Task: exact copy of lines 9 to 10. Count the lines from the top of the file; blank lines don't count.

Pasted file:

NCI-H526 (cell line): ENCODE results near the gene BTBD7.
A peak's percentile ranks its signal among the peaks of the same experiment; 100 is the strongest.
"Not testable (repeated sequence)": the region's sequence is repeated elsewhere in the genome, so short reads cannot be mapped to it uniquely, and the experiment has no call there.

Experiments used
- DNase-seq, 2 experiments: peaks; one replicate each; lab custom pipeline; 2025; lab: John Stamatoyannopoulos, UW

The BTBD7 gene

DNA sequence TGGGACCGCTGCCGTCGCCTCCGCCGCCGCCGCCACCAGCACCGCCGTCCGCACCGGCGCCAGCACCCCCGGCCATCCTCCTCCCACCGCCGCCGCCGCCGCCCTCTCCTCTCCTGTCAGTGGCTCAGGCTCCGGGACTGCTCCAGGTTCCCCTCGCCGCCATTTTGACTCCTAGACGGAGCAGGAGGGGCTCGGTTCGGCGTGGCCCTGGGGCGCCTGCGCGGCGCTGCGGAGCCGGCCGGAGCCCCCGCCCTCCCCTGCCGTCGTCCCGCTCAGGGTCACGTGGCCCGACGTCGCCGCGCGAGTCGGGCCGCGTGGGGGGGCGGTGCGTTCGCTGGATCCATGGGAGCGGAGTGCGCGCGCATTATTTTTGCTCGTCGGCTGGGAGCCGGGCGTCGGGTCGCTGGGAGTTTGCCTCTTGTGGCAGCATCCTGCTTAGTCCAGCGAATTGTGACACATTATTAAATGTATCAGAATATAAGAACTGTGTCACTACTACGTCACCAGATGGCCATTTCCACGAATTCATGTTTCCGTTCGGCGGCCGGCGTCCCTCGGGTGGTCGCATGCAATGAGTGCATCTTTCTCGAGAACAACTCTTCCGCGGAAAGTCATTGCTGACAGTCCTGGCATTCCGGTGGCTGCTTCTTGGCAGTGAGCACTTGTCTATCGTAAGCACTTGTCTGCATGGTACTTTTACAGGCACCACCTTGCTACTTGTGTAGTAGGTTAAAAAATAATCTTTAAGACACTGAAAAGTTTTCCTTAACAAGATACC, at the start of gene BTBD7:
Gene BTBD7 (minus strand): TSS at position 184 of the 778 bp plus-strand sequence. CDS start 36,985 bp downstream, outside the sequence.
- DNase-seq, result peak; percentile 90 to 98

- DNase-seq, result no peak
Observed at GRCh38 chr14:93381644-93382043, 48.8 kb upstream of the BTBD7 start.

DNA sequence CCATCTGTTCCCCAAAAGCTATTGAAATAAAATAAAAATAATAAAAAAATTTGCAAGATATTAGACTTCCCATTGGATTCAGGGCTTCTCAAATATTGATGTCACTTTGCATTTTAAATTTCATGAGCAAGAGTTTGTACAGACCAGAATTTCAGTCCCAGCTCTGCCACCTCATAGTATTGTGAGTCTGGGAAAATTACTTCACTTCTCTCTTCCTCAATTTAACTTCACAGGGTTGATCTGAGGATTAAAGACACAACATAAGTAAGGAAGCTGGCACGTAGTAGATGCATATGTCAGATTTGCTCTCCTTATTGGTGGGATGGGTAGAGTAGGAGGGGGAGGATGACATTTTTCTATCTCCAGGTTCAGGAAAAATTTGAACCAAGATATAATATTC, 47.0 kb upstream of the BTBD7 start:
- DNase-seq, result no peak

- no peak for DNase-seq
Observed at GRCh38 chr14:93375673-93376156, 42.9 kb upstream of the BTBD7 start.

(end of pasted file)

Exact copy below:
- DNase-seq, result peak; percentile 90 to 98

- DNase-seq, result no peak